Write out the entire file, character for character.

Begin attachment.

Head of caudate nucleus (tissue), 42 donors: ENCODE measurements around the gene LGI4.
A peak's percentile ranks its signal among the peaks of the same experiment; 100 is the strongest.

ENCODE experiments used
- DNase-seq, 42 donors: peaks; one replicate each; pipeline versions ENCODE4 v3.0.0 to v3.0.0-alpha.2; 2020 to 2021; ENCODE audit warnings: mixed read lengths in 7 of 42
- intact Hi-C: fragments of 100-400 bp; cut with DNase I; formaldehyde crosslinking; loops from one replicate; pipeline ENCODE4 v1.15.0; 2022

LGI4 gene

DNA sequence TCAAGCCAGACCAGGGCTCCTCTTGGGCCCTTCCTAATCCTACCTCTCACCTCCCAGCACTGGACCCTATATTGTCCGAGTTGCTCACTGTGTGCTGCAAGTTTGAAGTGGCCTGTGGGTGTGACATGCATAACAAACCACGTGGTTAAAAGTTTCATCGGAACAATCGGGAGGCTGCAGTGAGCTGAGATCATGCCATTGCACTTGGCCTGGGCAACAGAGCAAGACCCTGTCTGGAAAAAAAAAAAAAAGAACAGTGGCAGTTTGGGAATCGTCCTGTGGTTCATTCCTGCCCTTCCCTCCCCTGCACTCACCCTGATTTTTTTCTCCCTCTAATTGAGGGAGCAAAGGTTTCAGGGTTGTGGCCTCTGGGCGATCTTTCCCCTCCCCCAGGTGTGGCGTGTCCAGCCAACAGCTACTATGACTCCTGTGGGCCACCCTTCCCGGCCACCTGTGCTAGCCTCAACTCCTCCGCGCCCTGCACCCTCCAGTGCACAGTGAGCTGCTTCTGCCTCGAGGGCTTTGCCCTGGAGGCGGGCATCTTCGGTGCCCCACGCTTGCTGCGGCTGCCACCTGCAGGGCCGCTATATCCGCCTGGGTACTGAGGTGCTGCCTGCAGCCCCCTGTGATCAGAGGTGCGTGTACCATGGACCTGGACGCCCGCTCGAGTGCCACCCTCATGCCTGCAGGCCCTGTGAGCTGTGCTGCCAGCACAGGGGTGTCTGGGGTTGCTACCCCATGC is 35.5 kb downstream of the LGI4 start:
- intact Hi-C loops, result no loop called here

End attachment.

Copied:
Head of caudate nucleus (tissue), 42 donors: ENCODE measurements around the gene LGI4.
A peak's percentile ranks its signal among the peaks of the same experiment; 100 is the strongest.

ENCODE experiments used
- DNase-seq, 42 donors: peaks; one replicate each; pipeline versions ENCODE4 v3.0.0 to v3.0.0-alpha.2; 2020 to 2021; ENCODE audit warnings: mixed read lengths in 7 of 42
- intact Hi-C: fragments of 100-400 bp; cut with DNase I; formaldehyde crosslinking; loops from one replicate; pipeline ENCODE4 v1.15.0; 2022

LGI4 gene

DNA sequence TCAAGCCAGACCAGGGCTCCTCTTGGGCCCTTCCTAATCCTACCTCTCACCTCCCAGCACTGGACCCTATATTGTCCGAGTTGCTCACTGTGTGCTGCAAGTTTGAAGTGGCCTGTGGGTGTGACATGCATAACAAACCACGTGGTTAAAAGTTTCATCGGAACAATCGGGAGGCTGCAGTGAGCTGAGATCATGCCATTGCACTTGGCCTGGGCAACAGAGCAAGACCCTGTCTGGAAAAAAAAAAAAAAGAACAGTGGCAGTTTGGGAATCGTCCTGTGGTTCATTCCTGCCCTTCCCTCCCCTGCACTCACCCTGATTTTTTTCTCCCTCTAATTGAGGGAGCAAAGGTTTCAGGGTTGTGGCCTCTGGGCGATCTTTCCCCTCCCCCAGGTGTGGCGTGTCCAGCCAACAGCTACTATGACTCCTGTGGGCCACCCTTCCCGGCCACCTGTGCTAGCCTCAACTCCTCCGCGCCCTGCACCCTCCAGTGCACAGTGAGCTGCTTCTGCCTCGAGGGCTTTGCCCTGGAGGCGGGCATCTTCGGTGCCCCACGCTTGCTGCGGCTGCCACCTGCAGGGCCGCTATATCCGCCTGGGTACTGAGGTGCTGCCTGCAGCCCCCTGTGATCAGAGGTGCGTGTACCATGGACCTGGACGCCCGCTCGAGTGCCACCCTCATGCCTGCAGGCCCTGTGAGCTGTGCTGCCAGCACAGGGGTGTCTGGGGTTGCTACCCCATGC is 35.5 kb downstream of the LGI4 start:
- intact Hi-C loops, result no loop called here